Midwife or Obstetrician?


As a doula in Utah I get a lot of question about doctors at birth, but many American woman don’t know that they can hire someone besides an OB for their pregnancy. Those who have heard of midwives often believe misconceptions that midwives are for hippies who want to birth naturally in a barn. The truth is most midwives are highly trained and certified and many even have the ability to attend hospital births and authorize the administration of any needed drugs

From the surface, a midwife and an OB are pretty similar. By definition they are healthcare providers who assist woman with pregnancy and birth. The obvious difference being that the Obstetrician is trained to preform a cesarean section when needed while the midwife has no surgical training.

So who then should you choose to deliver your baby? The answer lies in the type of birth you seek. (And other health considerations as well.)

Ask yourself how you view birth…

The way I see it, there are two ends of the spectrum. Some see birth as something that has been happening for thousands of years. They see it as a normal right of passage into motherhood. (Midwives tend to view birth more like this.) The other end of the spectrum is those whose see birth as something that is to be greatly feared and as truly a dangerous event. (This is closer to the Obstetrical view of birth)

Most of us fall somewhere in the middle of these two ends of the spectrum. (Healthcare providers included. Many OB’s are very aware of how normal birth can be and some midwives take a very techno-medical approach to their care.) Because of the media and the popularity in the US of telling birth horror stories, many American woman fall closer to the terrified out of their minds end of the spectrum.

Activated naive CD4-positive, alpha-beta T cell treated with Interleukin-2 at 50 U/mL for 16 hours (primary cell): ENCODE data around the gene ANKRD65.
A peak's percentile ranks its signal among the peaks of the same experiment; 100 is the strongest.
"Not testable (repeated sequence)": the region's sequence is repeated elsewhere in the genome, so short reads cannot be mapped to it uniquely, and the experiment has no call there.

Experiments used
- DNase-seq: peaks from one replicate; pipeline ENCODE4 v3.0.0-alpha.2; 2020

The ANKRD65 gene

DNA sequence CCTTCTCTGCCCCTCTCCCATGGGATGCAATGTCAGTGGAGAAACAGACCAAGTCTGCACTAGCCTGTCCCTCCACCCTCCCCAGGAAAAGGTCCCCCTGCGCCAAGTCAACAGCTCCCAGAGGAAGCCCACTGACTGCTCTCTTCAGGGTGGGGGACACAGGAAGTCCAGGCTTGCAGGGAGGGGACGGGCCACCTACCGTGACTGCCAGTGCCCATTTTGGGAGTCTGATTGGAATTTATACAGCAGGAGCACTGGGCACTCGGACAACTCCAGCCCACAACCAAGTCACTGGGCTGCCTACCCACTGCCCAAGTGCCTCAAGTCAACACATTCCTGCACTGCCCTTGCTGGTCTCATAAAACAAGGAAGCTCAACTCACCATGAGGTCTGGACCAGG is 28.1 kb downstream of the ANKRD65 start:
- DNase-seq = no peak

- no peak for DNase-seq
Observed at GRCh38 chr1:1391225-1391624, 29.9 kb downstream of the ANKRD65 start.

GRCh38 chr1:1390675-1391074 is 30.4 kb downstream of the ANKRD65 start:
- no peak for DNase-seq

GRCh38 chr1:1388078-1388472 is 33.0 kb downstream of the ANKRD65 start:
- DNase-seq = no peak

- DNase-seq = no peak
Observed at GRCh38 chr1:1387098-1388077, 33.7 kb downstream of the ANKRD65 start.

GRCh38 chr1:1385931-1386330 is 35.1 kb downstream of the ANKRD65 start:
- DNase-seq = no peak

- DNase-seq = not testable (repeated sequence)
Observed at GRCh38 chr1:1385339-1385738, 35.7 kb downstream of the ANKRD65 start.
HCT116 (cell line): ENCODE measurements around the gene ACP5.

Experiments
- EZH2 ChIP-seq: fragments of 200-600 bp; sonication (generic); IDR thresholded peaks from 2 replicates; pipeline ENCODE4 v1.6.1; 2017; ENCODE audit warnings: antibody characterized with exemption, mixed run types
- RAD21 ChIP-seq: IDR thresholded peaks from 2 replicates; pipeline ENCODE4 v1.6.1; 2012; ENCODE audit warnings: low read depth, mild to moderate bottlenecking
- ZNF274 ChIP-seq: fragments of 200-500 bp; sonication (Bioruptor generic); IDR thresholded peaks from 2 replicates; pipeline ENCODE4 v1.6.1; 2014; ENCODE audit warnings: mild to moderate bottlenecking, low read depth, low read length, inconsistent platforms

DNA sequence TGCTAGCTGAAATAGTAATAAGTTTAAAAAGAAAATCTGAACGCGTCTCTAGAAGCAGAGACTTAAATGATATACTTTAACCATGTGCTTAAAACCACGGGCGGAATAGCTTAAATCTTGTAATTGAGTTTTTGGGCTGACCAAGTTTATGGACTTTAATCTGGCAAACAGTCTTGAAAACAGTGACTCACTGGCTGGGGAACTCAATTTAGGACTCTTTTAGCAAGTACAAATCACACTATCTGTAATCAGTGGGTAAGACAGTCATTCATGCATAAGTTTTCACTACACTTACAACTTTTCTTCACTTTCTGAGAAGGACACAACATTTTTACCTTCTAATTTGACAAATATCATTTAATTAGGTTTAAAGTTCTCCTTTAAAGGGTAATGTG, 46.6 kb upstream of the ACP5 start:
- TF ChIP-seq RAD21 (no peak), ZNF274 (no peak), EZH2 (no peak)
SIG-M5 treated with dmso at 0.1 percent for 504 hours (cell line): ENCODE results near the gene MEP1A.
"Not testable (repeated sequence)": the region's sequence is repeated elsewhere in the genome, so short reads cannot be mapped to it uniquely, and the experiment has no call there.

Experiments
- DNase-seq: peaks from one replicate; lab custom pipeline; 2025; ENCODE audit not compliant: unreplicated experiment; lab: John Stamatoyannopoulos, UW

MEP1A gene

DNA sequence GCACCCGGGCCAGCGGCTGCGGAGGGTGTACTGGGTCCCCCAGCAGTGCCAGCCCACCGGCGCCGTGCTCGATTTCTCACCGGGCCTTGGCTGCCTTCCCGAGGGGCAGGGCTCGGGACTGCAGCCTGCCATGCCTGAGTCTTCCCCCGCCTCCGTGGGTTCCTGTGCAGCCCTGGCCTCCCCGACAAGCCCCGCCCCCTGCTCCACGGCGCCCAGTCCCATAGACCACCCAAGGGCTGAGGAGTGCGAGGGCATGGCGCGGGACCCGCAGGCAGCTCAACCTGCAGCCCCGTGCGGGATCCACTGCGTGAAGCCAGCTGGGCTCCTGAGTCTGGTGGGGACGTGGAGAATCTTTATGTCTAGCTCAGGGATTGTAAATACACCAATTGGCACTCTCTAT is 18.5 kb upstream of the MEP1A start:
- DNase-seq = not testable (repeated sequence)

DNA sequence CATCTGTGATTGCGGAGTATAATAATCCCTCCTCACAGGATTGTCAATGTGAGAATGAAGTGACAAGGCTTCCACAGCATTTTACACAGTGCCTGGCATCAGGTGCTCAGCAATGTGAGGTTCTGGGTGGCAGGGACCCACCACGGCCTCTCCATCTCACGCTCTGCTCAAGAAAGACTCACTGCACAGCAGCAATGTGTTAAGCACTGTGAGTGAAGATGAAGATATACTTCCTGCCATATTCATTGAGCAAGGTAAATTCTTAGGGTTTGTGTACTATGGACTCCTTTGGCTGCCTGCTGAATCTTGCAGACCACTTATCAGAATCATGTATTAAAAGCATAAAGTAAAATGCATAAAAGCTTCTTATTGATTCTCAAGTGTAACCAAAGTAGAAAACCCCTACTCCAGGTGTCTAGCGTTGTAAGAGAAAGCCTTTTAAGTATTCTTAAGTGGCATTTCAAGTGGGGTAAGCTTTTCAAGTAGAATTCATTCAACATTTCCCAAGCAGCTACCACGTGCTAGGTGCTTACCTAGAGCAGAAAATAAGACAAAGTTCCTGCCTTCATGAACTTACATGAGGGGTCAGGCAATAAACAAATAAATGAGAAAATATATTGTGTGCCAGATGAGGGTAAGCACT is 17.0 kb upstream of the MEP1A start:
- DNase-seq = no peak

To those who didn’t know they had an option outside of the usual OB attended birth let’s explore together the midwifery model of care and whether or not it is the right choice for you… (Keep in mind these are generalizations and may not be true of every healthcare provider.)

One of my favorite things about midwives is the fact that they attend the entire labor. They assist the laboring woman and watch for any complication the entire time. Most Obstetricians will only show up when you are ready to start pushing or if he/she is informed by nurses that something is not going as planned.

A midwife does not put such strict time limits on the speed at which labor progresses. There is not usually the feeling of “If this baby isn’t born in X hours we will force it out.” The midwife understands that each woman and each labor is different.

A midwife understands the mind-body connection and it’s role in labor. This might sound strange, but just like a person who finds it hard to continue using the restroom when someone disrupts them, so does the woman in labor find it hard to let go and progress with too many disruptions and strange things going on.

Most midwives try to protect the perineum. They will do anything they can to prevent tearing where possible. Most Midwives have a very low episiotomy rate especially when compared to that of most obstetricians.

Most midwife prenatal appointments are longer than that of OB prenatal appointments. They take time to answer questions and are even willing to explore your non pregnancy related fears and problems. They take the time to get to know you so that you feel comfortable in having them there for such an intimate life experience.


I personally have had both an OB and a midwife attend my births and preferred the care I was given by the midwife I chose but it is a personal decision each woman must make for herself. I would interview a couple OB’s and a couple midwives before making your final decision.

Good luck and please let me know if there is anything I can do that will help you find the care provider that is right for you!

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